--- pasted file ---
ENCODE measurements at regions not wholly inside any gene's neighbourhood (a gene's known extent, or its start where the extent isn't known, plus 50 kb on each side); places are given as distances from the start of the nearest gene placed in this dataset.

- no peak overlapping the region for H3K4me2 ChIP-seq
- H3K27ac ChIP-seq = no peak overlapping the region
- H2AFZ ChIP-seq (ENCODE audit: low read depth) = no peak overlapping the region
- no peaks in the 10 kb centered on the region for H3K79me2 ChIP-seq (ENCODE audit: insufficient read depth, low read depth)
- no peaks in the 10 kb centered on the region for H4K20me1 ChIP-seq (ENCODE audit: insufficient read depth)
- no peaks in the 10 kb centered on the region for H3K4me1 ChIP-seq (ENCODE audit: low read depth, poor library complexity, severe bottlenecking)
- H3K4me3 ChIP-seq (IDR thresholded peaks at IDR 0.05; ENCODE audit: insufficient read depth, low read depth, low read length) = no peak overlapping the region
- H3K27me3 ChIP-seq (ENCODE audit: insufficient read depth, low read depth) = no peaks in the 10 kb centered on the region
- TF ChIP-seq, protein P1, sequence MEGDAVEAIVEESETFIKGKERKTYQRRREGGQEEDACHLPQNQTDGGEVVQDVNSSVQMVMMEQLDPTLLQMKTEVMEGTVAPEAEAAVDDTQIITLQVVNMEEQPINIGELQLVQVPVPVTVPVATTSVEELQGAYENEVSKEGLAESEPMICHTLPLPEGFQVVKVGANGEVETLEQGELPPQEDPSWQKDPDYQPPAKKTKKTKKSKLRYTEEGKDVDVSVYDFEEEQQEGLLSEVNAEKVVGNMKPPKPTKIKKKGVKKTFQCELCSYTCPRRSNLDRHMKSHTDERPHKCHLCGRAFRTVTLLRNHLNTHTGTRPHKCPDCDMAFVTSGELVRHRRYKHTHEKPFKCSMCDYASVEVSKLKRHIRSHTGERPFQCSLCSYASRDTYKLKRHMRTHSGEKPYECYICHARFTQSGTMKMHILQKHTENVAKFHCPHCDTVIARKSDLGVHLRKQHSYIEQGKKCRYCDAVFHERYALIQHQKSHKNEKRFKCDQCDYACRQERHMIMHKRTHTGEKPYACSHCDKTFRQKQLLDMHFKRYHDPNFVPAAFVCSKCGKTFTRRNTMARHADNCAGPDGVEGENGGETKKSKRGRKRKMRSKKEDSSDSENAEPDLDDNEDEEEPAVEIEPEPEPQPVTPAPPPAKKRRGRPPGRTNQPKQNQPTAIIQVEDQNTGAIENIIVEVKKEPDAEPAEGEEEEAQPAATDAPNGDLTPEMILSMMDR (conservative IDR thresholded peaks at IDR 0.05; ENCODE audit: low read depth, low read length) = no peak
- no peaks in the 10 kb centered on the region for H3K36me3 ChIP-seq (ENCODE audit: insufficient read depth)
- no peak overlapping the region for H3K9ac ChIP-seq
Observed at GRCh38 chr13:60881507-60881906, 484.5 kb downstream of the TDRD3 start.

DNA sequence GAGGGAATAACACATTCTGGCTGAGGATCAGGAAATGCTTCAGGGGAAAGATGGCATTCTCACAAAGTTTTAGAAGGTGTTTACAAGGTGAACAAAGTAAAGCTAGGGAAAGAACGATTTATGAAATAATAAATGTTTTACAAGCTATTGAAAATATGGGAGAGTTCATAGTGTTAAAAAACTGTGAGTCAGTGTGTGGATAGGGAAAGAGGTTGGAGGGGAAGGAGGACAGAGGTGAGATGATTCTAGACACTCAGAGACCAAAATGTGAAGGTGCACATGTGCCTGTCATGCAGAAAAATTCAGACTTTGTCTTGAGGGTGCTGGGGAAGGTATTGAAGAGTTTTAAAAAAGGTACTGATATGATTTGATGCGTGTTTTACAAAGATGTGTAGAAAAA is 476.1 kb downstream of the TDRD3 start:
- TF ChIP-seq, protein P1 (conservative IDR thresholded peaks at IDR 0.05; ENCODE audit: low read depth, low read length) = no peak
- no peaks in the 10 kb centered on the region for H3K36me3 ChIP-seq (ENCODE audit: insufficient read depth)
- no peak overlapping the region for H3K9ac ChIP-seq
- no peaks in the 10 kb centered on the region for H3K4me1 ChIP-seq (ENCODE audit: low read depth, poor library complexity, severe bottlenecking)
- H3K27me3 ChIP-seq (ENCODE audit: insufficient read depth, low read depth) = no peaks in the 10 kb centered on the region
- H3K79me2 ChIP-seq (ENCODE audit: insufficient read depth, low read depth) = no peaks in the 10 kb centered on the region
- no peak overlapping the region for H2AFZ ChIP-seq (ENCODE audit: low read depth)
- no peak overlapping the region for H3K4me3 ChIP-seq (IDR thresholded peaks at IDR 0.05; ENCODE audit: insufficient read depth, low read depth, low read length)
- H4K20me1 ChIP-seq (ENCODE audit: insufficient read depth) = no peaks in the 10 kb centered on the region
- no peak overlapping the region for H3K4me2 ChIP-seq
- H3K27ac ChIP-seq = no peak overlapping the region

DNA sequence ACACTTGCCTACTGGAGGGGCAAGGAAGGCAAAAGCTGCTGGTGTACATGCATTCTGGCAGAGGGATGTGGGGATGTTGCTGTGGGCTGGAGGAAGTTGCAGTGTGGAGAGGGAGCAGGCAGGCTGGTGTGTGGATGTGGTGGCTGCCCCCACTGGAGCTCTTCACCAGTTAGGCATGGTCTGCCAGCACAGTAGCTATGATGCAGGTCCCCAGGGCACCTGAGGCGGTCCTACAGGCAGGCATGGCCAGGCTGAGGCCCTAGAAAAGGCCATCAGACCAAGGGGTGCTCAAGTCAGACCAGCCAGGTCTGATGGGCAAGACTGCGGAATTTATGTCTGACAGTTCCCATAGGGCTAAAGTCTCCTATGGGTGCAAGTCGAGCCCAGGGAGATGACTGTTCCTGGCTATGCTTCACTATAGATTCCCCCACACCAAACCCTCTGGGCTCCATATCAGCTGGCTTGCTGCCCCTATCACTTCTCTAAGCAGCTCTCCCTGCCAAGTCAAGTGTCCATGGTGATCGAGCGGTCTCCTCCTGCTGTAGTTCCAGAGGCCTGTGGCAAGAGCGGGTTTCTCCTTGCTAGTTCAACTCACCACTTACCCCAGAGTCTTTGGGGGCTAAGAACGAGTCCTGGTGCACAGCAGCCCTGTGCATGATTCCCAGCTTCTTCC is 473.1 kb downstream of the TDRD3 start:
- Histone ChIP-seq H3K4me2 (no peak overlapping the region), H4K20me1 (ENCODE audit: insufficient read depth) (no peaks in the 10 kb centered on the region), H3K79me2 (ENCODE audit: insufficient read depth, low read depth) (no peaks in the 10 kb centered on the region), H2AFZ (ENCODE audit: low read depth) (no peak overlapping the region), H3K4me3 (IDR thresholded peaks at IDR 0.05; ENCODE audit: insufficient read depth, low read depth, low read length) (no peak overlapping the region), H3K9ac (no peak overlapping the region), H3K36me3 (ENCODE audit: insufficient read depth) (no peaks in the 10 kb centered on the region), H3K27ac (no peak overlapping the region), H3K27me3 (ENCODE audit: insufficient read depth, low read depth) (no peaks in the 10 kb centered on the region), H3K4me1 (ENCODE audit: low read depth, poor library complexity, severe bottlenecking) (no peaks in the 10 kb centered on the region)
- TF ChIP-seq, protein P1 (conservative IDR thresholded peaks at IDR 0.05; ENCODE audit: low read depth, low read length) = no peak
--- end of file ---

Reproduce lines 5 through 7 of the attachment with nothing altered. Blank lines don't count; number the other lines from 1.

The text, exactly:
- no peaks in the 10 kb centered on the region for H3K79me2 ChIP-seq (ENCODE audit: insufficient read depth, low read depth)
- no peaks in the 10 kb centered on the region for H4K20me1 ChIP-seq (ENCODE audit: insufficient read depth)
- no peaks in the 10 kb centered on the region for H3K4me1 ChIP-seq (ENCODE audit: low read depth, poor library complexity, severe bottlenecking)